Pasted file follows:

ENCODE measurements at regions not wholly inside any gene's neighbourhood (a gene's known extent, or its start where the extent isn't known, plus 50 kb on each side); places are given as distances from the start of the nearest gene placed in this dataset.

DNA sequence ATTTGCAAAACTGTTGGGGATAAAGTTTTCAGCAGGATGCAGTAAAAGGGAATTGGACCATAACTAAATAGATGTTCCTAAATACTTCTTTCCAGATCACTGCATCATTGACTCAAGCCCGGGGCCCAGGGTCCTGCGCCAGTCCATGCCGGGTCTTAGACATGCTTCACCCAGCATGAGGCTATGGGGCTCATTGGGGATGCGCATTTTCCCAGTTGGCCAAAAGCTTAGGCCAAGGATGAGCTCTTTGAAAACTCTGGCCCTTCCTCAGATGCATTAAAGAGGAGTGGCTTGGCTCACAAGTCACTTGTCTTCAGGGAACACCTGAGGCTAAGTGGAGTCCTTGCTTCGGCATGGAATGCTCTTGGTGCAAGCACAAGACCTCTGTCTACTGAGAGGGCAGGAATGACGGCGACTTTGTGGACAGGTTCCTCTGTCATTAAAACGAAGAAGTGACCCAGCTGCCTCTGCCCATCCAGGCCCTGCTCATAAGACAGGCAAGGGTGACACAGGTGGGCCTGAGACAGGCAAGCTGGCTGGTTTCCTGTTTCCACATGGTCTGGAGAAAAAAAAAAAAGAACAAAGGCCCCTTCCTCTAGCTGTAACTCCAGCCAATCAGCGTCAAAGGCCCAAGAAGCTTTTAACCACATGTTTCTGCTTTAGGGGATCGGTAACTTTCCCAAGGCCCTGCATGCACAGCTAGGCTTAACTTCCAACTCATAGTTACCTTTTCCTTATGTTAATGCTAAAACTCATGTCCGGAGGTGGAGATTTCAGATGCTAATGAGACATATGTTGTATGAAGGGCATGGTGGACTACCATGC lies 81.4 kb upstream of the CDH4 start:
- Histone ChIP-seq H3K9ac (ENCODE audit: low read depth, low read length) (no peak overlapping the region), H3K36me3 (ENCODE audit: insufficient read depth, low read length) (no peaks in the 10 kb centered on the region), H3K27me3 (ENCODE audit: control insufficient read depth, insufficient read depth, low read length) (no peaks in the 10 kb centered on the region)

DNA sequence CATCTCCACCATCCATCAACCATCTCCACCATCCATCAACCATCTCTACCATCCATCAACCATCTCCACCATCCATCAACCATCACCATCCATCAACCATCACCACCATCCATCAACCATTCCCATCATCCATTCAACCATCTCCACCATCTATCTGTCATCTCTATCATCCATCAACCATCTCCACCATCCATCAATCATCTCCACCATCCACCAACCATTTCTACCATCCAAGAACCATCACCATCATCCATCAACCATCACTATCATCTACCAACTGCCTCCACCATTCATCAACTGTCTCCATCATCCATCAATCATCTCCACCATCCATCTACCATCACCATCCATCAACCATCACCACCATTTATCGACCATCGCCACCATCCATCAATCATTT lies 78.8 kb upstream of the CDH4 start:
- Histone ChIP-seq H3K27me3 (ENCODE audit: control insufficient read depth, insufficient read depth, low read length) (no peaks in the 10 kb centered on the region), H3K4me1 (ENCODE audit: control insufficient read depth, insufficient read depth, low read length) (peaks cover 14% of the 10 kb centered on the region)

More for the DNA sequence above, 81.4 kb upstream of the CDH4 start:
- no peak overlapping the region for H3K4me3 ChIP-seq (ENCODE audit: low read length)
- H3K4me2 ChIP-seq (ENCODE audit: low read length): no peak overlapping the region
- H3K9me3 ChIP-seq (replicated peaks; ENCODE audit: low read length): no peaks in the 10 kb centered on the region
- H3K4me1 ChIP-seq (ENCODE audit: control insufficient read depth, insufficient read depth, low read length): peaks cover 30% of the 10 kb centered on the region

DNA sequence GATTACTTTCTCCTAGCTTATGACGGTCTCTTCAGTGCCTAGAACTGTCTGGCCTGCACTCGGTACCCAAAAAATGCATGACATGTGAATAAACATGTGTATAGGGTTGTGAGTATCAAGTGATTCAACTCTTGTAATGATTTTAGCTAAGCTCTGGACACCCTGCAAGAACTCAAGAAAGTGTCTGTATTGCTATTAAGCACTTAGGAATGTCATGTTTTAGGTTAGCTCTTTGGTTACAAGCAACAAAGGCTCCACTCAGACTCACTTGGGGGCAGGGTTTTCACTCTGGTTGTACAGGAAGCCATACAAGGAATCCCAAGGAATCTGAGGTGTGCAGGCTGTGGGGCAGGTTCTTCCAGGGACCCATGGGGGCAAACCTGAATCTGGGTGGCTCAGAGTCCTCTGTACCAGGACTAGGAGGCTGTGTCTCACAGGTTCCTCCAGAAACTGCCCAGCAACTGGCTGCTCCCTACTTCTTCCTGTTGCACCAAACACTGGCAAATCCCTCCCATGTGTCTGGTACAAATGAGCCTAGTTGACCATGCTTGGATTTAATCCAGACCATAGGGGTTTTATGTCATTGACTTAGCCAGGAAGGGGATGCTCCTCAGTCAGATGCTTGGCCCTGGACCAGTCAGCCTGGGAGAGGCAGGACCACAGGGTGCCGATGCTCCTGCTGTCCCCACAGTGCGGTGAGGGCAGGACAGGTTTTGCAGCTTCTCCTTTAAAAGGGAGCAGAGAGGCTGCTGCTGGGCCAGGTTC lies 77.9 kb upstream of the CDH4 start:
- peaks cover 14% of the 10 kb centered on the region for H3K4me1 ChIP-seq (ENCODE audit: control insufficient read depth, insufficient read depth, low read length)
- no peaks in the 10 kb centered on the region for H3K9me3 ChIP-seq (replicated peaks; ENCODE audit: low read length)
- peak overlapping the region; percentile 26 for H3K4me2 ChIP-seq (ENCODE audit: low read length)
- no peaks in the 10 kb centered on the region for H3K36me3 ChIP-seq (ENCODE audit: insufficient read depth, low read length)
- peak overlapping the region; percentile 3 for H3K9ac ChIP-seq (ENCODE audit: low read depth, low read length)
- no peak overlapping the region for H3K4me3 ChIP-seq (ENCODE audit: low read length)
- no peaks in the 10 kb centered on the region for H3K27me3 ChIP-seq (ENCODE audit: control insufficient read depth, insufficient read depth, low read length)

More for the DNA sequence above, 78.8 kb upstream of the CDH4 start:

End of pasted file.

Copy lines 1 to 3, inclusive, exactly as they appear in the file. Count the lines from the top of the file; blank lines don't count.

ENCODE measurements at regions not wholly inside any gene's neighbourhood (a gene's known extent, or its start where the extent isn't known, plus 50 kb on each side); places are given as distances from the start of the nearest gene placed in this dataset.

DNA sequence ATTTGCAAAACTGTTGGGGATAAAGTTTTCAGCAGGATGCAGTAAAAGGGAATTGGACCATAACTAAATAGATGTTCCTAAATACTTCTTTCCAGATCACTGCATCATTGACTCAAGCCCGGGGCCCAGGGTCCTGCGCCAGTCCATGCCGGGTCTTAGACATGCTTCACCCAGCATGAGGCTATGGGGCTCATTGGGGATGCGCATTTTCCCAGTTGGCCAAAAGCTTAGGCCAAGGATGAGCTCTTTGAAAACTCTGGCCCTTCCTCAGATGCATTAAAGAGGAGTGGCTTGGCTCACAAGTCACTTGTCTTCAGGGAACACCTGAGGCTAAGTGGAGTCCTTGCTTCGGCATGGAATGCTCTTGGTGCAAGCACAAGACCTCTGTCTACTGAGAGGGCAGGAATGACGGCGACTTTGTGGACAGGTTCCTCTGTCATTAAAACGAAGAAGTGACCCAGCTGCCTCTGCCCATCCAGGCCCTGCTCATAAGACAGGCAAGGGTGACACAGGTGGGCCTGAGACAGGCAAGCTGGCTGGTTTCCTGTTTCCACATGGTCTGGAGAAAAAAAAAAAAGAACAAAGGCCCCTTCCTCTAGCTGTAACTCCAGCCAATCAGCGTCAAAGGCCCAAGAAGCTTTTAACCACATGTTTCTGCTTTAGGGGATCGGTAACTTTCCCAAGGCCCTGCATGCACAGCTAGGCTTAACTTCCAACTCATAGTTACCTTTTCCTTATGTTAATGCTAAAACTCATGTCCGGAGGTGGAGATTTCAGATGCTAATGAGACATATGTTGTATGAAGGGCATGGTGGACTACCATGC lies 81.4 kb upstream of the CDH4 start:
- Histone ChIP-seq H3K9ac (ENCODE audit: low read depth, low read length) (no peak overlapping the region), H3K36me3 (ENCODE audit: insufficient read depth, low read length) (no peaks in the 10 kb centered on the region), H3K27me3 (ENCODE audit: control insufficient read depth, insufficient read depth, low read length) (no peaks in the 10 kb centered on the region)